According to Dr. Newman, some folks might prefer a warm compress. Tense muscles can be relaxed by heat. Taking a warm bath or shower is another option.
3. Drink Lots Of Water
According to the American Migraine Foundation, almost one in three migraine sufferers claim that dehydration is a headache trigger. Therefore, maintaining proper hydration in between attacks may aid in some prevention.
According to Roderick Spears, MD, a neurologist and headache expert at Penn Medicine in Philadelphia, vigorously hydrated once you sense a migraine coming on may help minimise the duration of your attack. Drinking lots of water can be beneficial, he claims.
Have a hard time getting enough water? Try adding a slice of lemon or lime to plain water to give it some taste, or try a few drops of fruit juice. Drinking more water is possible when it tastes better.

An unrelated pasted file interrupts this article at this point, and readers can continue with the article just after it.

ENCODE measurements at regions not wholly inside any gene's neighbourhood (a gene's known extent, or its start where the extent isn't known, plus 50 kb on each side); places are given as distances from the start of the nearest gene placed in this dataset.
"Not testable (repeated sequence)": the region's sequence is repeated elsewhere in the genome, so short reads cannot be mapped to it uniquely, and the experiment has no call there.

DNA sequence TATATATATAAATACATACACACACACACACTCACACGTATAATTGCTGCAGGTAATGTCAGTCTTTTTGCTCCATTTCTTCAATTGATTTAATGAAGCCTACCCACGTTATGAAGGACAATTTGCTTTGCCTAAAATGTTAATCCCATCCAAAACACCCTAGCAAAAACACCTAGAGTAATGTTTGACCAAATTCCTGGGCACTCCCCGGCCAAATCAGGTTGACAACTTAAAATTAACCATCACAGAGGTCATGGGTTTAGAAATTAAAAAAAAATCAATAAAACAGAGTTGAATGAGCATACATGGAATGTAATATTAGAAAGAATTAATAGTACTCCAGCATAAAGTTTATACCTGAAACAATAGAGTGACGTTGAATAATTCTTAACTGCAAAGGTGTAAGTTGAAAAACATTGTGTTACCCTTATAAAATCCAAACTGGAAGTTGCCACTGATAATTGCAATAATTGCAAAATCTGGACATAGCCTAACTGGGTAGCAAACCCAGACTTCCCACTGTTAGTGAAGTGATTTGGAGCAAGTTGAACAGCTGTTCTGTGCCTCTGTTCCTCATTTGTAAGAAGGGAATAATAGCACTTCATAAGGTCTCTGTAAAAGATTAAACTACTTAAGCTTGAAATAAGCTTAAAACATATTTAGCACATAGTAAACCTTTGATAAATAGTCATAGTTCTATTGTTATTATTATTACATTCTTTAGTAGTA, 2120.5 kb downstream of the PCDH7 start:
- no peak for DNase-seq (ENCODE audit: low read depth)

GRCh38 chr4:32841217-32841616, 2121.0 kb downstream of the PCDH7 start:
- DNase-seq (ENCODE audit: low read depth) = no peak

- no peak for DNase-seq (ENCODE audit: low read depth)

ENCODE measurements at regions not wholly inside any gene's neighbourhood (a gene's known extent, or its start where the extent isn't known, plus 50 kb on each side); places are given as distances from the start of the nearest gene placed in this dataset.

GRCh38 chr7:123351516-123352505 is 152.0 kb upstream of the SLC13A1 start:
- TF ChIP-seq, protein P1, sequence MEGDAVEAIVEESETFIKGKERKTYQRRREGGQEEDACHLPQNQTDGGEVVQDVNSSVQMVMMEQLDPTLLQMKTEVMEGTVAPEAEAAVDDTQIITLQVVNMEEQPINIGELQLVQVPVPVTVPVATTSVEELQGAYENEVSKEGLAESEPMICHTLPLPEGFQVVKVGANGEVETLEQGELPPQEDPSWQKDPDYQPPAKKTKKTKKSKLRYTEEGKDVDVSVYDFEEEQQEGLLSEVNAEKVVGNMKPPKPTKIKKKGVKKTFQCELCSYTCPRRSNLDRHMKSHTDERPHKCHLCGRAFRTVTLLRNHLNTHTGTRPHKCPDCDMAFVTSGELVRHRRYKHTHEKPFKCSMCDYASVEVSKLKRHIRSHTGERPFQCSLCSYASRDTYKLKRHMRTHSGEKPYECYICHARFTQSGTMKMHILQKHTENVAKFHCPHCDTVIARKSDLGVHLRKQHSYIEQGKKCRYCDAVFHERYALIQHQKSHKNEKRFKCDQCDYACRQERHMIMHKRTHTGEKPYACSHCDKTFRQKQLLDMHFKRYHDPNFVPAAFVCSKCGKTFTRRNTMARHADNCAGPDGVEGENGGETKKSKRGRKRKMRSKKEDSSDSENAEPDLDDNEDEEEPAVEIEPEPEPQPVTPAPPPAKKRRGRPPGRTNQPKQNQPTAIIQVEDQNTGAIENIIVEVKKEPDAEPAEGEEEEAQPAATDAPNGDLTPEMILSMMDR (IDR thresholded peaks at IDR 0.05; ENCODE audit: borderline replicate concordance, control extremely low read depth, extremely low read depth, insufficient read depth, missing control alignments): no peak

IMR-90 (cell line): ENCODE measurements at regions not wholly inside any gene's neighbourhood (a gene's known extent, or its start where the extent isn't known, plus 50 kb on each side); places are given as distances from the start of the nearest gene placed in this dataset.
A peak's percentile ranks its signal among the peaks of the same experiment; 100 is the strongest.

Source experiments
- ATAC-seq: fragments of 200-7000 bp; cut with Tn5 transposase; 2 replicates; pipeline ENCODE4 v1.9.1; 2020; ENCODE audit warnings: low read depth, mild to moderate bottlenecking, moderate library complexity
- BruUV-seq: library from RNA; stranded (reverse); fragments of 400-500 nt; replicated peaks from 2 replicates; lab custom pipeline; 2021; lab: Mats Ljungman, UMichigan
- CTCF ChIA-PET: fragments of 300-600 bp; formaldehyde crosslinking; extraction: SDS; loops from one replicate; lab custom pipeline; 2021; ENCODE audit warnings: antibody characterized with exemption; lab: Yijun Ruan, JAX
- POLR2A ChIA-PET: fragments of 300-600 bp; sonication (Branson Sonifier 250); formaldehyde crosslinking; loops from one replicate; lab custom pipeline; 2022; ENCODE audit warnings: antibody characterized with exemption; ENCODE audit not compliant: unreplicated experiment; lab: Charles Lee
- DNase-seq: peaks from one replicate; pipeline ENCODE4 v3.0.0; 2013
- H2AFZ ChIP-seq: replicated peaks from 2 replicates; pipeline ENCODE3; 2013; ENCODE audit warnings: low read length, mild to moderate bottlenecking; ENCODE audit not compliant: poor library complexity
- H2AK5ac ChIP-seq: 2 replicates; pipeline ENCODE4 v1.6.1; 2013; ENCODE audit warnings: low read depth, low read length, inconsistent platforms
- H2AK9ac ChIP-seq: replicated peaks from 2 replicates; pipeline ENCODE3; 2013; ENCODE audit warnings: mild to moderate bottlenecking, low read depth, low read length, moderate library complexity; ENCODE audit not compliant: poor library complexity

4. Give Your Temples A Massage
The National Center for Complementary and Integrative Health states that massage can help your muscles relax and has been researched for pain treatment for numerous diseases, including headache.
According to Newman, it depends on the person if this helps you. Some migraine sufferers may be incredibly sensitive to touch, which might make them feel worse after receiving a massage.
This is especially true for those who experience allodynia, a migraine symptom that causes people to be extremely sensitive to touch and other non-painful stimuli.
The American Migraine Foundation states that allodynia can make simple tasks like combing your hair or putting your head on a pillow extremely uncomfortable.
5. Attempt Meditation
According to Rebecca Wells, MD, associate professor of neurology at Wake Forest Baptist Health in North Carolina and director of the comprehensive headache programme, up to 80% of persons with migraines report that stress is a headache trigger.
According to her, mindfulness meditation, which focuses on the present moment, can help people manage stress in different ways.
Focusing on a sense, like the breath, is one example that is accessible to everyone, she claims.
While engaging in mindfulness meditation, it’s normal to have thoughts and emotions. Dr. Wells advises that you should acknowledge these and then return your focus to your breathing.